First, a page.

In this chapter, Ishmael returns to the subject of the whale’s skin. You’ll remember that in the chapter entitled “Moby Dick,” Ishmael pointed out that the “white whale” Moby Dick is not, in fact, entirely white. His distinguishing features are “a peculiar snow-white wrinkled forehead, and a high, pyramidical white hump.” The rest of his skin is black but “streaked, and spotted, and marbled with the same shrouded hue.” I suggested, in my comments on that chapter, that Ishmael is subtly making reference to the discourses of race and slavery in nineteenth-century America.
Here, in a chapter that begins by wondering whether the whale’s blubber should be considered to be its skin, Ishmael picks up the Egyptian theme once again, describing the lines that “crossed and re-crossed” the skin of the whale as “hieroglyphical; that is, if you call those mysterious cyphers on the walls of pyramids hieroglyphics, then that is the proper word to use in the present connexion.” He also makes an association to a now-vanished set of Native American hieroglyphs “on the banks of the Upper Mississippi.” Known as the “Piasa Bird,” the markings depicted a dragon and have been recreated several hundred yards upstream from their original location, after they were destroyed by quarrying in the 1870s. Unlike the Egyptian hieroglyphs, which were deciphered after the discovery of the Rosetta Stone, Ishmael claims that these Indian hieroglyphs are “mystic” and “undecipherable.” For Ishmael, these Indian markings offer an appropriate analogue to the markings on the whale, because (he wants us to believe) both have a meaning that will forever remain unknown to us because we cannot decipher it.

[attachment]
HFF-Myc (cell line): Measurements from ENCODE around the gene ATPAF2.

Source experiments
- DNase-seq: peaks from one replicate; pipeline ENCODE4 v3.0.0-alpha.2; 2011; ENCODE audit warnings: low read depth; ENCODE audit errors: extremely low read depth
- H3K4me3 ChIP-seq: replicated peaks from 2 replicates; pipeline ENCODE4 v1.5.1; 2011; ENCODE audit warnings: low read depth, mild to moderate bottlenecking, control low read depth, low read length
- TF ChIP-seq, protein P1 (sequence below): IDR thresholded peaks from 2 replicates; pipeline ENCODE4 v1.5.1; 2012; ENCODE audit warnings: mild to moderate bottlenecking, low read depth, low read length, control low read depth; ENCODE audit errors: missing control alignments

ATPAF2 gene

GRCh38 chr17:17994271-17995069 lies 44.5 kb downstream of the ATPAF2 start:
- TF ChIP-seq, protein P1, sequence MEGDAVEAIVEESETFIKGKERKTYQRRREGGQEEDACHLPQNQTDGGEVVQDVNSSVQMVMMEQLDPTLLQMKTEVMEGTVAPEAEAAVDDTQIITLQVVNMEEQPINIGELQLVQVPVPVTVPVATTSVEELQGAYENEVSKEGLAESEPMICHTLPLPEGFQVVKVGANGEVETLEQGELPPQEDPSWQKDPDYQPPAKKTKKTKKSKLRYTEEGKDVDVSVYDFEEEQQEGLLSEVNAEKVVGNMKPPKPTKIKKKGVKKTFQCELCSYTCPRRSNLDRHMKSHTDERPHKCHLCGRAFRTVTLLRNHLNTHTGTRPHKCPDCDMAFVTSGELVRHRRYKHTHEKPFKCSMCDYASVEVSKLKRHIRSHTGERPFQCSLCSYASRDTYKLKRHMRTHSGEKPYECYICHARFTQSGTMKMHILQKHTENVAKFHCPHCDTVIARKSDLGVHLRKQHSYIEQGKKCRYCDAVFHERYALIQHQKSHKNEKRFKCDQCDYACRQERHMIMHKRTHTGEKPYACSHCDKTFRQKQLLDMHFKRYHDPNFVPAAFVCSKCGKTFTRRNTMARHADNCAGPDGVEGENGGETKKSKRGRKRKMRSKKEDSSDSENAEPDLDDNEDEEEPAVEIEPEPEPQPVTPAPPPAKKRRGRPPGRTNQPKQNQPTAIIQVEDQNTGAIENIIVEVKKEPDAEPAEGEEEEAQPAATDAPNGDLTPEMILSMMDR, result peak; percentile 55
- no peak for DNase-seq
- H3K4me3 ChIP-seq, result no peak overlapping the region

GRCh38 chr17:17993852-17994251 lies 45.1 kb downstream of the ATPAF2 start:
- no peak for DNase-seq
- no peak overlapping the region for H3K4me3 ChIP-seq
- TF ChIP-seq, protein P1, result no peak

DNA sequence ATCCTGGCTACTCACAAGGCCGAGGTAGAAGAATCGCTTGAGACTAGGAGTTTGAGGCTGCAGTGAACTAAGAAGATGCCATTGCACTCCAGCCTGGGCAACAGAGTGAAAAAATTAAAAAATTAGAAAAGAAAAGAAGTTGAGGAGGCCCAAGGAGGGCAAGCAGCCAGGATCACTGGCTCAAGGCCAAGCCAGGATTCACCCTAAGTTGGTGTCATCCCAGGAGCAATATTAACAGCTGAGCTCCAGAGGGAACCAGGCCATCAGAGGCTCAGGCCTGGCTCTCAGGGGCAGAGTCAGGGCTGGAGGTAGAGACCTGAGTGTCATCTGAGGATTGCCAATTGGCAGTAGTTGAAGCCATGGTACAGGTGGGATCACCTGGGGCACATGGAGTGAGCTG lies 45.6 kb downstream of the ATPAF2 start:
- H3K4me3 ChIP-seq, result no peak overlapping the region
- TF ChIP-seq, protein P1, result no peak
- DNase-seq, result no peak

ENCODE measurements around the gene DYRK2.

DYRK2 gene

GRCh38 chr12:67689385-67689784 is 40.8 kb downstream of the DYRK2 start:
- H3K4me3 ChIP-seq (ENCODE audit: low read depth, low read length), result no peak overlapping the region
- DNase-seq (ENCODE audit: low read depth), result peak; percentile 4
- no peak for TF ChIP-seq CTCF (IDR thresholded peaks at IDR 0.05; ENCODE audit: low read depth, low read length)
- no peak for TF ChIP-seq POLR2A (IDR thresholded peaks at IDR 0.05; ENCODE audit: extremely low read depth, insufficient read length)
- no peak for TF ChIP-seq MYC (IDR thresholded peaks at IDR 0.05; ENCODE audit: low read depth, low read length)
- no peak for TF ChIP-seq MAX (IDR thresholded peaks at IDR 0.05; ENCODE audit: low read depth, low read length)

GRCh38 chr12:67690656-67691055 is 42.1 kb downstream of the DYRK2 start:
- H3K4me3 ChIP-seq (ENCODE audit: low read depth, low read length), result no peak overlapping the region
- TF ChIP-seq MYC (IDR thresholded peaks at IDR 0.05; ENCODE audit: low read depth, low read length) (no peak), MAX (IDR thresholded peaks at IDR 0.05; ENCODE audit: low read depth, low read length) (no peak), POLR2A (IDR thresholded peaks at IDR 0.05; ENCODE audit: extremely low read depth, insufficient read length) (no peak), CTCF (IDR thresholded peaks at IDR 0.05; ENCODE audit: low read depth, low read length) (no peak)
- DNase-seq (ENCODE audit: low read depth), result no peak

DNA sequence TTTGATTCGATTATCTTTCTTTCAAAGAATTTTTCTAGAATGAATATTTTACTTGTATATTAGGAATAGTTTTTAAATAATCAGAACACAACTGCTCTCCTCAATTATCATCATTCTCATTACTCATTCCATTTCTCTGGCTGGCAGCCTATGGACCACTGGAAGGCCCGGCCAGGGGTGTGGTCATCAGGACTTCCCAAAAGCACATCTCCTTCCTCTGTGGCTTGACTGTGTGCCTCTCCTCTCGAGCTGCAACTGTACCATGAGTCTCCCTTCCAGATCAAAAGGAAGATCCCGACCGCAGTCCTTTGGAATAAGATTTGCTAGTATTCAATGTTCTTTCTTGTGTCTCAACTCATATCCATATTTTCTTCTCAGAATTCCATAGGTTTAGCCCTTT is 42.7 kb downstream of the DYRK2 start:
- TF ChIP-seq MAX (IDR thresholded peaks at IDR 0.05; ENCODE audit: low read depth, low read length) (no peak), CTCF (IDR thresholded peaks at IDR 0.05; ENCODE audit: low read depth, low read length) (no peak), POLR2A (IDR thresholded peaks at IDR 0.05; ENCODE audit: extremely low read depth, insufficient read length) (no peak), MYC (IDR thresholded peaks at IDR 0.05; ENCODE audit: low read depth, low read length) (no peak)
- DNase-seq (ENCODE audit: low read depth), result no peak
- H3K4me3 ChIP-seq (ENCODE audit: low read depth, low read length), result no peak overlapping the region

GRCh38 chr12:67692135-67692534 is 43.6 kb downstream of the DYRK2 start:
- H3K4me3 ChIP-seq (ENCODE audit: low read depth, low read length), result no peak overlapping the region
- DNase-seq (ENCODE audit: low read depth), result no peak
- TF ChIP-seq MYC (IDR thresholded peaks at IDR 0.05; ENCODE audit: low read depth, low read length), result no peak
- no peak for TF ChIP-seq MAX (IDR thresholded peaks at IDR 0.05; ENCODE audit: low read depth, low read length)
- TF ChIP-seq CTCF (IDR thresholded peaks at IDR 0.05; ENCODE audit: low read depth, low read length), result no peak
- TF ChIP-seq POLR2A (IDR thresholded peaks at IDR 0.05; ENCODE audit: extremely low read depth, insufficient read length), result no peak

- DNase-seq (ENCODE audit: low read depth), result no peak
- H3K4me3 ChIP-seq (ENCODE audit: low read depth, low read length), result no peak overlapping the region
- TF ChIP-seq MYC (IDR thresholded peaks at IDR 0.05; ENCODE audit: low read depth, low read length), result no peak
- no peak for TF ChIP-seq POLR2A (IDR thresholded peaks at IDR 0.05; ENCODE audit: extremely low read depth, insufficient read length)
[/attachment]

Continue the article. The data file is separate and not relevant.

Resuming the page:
The discovery of the Rosetta Stone fascinated many of Melville’s contemporaries. In contrast, however, to Emerson, who wrote in